Of course, it is an essential requirement, that the absorbent structure and the wrap sheet are in fluid communication with each other, such that the fluid flow path, and particularly the capillary transport gradient will not be interrupted. A preferred embodiment of this is a design, where the wrap sheet and the absorbent structure are in direct contact with each other—at least for the surfaces as described in the above.

It is generally known in the art, to manufacture suitable wrap sheets from tissue layers, nonwovens, and the like. Preferred nonwoven materials to be used for the wrap sheets of the present invention are disclosed for example in European patent application 98107288.7 (Fuchs). These hydrophilic materials exhibit a low surfactant release to the acquired liquid and hence do not negatively impact the liquid handling of the absorbent article of the present invention. In order to not negatively impact the liquid handling of the absorbent article of the present invention, a suitable wrap sheet has a surface tension reduction value of less than 15 mN/m, preferably less than 12 mN/m, more preferably less than 9 mN/, even more preferably less than 6 mN/m, and most preferably of less than 3 mN/m according to the surface tension reduction test defined hereinafter.

Backsheet

The backsheet 26 is positioned adjacent the garment surface of the liquid storage structure 28 and is preferably joined thereto by attachment means (not shown) such as those well known in the art. As used herein, the term “joined” encompasses configurations whereby an element is directly secured to the other element by affixing the element directly to the other element, and configurations whereby the element is indirectly secured to the other element by affixing the element to intermediate member(s) which in turn are affixed to the other element.

For example, the backsheet 26 may be secured to the liquid storage structure 28 by a uniform continuous layer of adhesive, a patterned layer of adhesive, or an array of separate lines, spirals, or spots of adhesive. Adhesives which have been found to be satisfactory are manufactured by H. B. Fuller Company of St. Paul, Minn. and marketed as HL-1258. The attachment means will preferably comprise an open pattern network of filaments of adhesive as is disclosed in U.S. Pat. No. 4,573,986 entitled “Disposable Waste-Containment Garment”, which issued to Minetola et al. on Mar. 4, 1986, more preferably several lines of adhesive filaments swirled into a spiral pattern such as is illustrated by the apparatus and methods shown in U.S. Pat. No. 3,911,173 issued to Sprague, Jr. on Oct. 7, 1975; U.S. Pat. No. 4,785,996 issued to Ziecker, et al. on Nov. 22, 1978; and U.S. Pat. No. 4,842,666 issued to Werenicz on Jun. 27, 1989. Each of these patents is incorporated herein by reference. Alternatively, the attachment means may comprise heat bonds, pressure bonds, ultrasonic bonds, dynamic mechanical bonds, or any other suitable attachment means or combinations of these attachment means as are known in the art.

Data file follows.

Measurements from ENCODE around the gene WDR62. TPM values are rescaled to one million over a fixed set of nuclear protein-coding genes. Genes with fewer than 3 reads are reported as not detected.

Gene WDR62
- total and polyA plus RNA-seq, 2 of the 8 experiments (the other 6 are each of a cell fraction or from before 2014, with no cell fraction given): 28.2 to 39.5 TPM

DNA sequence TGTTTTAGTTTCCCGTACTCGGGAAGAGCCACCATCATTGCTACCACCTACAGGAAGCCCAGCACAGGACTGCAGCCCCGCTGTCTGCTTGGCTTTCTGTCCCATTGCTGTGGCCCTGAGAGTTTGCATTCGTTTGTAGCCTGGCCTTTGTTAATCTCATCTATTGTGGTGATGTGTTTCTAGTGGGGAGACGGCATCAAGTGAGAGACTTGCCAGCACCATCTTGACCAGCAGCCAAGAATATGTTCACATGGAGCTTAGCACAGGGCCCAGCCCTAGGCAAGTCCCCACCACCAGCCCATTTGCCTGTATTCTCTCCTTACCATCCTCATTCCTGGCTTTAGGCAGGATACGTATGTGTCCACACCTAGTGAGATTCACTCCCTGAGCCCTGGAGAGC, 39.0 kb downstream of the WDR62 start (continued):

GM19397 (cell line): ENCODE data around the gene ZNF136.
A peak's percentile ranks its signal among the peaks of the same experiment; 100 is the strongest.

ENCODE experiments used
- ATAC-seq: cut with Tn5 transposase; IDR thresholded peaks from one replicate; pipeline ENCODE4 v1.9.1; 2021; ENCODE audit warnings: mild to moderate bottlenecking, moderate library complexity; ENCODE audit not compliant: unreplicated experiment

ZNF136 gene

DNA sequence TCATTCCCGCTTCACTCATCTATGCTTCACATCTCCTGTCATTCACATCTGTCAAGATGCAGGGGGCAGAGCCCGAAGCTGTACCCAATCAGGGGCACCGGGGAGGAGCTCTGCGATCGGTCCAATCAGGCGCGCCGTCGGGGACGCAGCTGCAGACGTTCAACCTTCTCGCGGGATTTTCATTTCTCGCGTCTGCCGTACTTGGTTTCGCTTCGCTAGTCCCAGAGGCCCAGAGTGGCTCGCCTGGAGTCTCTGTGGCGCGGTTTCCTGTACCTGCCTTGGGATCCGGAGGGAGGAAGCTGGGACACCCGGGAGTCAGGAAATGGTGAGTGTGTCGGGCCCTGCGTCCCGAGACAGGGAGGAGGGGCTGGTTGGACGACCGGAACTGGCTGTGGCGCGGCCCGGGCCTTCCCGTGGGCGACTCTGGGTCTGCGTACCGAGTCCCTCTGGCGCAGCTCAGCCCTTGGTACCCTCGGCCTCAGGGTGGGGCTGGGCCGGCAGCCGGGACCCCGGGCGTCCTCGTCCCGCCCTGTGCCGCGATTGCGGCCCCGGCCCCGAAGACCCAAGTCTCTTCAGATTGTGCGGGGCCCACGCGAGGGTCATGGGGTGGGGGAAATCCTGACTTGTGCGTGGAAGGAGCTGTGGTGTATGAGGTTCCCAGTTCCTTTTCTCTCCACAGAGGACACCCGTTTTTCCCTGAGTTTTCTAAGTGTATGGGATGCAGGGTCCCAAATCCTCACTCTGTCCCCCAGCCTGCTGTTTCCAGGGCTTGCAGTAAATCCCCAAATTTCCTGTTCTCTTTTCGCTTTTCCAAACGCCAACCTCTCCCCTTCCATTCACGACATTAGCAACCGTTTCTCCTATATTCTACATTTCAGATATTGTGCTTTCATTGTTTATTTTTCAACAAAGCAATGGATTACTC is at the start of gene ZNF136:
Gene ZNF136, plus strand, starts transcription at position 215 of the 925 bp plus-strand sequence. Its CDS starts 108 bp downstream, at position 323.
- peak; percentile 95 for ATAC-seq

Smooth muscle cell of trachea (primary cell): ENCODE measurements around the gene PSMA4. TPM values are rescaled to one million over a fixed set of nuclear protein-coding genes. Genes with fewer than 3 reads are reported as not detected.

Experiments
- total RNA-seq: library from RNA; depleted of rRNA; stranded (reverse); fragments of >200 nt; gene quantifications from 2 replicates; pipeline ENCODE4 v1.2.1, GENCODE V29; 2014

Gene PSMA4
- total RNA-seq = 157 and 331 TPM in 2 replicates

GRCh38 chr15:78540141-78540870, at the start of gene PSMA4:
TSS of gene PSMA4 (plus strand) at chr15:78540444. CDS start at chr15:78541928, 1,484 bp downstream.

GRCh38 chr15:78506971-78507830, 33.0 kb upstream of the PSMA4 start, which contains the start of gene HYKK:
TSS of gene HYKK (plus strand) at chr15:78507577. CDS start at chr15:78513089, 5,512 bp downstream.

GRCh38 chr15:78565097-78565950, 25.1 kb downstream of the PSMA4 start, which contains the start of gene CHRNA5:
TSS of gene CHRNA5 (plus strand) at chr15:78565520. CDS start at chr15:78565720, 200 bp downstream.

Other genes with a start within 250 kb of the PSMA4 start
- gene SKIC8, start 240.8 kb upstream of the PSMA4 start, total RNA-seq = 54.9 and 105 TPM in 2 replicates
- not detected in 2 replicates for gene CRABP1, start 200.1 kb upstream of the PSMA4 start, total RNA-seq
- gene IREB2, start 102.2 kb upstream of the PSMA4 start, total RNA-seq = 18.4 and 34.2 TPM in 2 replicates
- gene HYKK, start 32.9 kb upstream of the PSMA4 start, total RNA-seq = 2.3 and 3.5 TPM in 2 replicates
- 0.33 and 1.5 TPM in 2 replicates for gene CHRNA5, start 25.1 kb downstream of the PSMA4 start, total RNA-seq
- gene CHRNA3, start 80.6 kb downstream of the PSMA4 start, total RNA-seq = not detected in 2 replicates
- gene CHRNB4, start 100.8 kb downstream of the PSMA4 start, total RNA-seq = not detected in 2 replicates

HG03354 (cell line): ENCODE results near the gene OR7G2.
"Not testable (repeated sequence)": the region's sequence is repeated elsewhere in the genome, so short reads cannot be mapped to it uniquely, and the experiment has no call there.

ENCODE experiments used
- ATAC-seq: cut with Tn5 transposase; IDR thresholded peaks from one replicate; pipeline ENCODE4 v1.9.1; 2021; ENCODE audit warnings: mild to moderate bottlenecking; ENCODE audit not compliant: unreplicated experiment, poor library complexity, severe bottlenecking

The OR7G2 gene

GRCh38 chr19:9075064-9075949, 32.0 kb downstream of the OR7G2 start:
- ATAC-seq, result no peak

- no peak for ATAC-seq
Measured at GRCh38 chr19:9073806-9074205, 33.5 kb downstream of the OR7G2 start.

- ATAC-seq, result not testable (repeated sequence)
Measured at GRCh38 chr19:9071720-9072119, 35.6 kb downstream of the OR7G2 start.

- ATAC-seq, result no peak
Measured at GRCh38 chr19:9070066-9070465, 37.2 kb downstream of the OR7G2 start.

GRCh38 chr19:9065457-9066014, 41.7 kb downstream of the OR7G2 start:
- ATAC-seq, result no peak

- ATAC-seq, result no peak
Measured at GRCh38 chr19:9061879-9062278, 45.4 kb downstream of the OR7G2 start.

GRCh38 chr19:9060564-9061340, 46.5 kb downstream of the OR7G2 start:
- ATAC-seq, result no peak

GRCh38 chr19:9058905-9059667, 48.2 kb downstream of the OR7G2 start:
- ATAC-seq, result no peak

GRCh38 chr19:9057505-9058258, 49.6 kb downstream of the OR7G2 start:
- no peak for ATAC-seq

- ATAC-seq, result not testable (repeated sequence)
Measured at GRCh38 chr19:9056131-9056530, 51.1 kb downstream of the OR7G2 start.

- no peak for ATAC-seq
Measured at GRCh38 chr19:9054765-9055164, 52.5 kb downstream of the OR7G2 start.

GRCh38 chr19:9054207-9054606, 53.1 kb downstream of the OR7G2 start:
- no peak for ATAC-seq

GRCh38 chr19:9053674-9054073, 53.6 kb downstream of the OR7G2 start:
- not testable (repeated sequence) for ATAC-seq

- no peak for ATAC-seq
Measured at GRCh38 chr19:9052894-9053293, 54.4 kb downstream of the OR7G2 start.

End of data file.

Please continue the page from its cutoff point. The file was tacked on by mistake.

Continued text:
The backsheet 26 is impervious to liquids (e.g., urine) and is preferably manufactured from a thin plastic film, although other flexible liquid impervious materials may also be used. As used herein, the term “flexible” refers to materials which are compliant and will readily conform to the general shape and contours of the human body.

The backsheet 26 prevents the exudates absorbed and contained in the liquid storage structure 28 from wetting articles which contact the diaper 20 such as bedsheets and undergarments. The backsheet 26 may thus comprise a woven or nonwoven material, polymeric films such as thermoplastic films of polyethylene or polypropylene, or composite materials such as a film-coated nonwoven material. Preferably, the backsheet 26 is a thermoplastic film having a thickness of about 0.012 mm (0.5 mil) to about 0.051 mm (2.0 mils). Particularly preferred materials for the backsheet 26 include RR8220 blown films and RR5475 cast films as manufactured by Tredegar Industries, Inc. of Terre Haute, Id. The backsheet 26 is preferably embossed and/or matte finished to provide a more cloth-like appearance. Further, the backsheet 26 may permit vapors to escape from the liquid storage structure 28 (i.e., be breathable) while still preventing exudates from passing through the backsheet 26.

Structured Carrier

The structured carrier 24 of the present invention has a first or inner surface oriented toward the interior of the disposable diaper, specifically oriented toward the liquid storage structure 28, and an opposed second or outer surface oriented toward the skin of the wearer when the diaper is worn.

The structured carrier 24 is juxtaposed with, but not necessarily adjacent the body surface of the liquid storage structure 28, and is preferably joined to the backsheet 26 or liquid storage structure 28 by means such as those well known in the art. In a preferred embodiment of the present invention, the structured carrier 24 and the backsheet 26 are joined directly to each other in the diaper periphery.